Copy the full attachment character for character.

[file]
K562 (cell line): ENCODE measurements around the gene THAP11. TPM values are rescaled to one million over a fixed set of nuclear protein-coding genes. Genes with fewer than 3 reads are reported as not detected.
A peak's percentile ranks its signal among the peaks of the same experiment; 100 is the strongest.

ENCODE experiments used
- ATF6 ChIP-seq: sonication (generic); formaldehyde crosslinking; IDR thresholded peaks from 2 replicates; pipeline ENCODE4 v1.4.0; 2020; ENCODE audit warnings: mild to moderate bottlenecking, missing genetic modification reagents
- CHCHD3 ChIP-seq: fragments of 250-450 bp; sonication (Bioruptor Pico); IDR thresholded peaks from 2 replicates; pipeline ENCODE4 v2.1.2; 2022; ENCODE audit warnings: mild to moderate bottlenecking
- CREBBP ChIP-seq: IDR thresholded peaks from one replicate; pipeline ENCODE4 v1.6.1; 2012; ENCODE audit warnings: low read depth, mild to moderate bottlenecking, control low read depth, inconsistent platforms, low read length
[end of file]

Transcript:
K562 (cell line): ENCODE measurements around the gene THAP11. TPM values are rescaled to one million over a fixed set of nuclear protein-coding genes. Genes with fewer than 3 reads are reported as not detected.
A peak's percentile ranks its signal among the peaks of the same experiment; 100 is the strongest.

ENCODE experiments used
- ATF6 ChIP-seq: sonication (generic); formaldehyde crosslinking; IDR thresholded peaks from 2 replicates; pipeline ENCODE4 v1.4.0; 2020; ENCODE audit warnings: mild to moderate bottlenecking, missing genetic modification reagents
- CHCHD3 ChIP-seq: fragments of 250-450 bp; sonication (Bioruptor Pico); IDR thresholded peaks from 2 replicates; pipeline ENCODE4 v2.1.2; 2022; ENCODE audit warnings: mild to moderate bottlenecking
- CREBBP ChIP-seq: IDR thresholded peaks from one replicate; pipeline ENCODE4 v1.6.1; 2012; ENCODE audit warnings: low read depth, mild to moderate bottlenecking, control low read depth, inconsistent platforms, low read length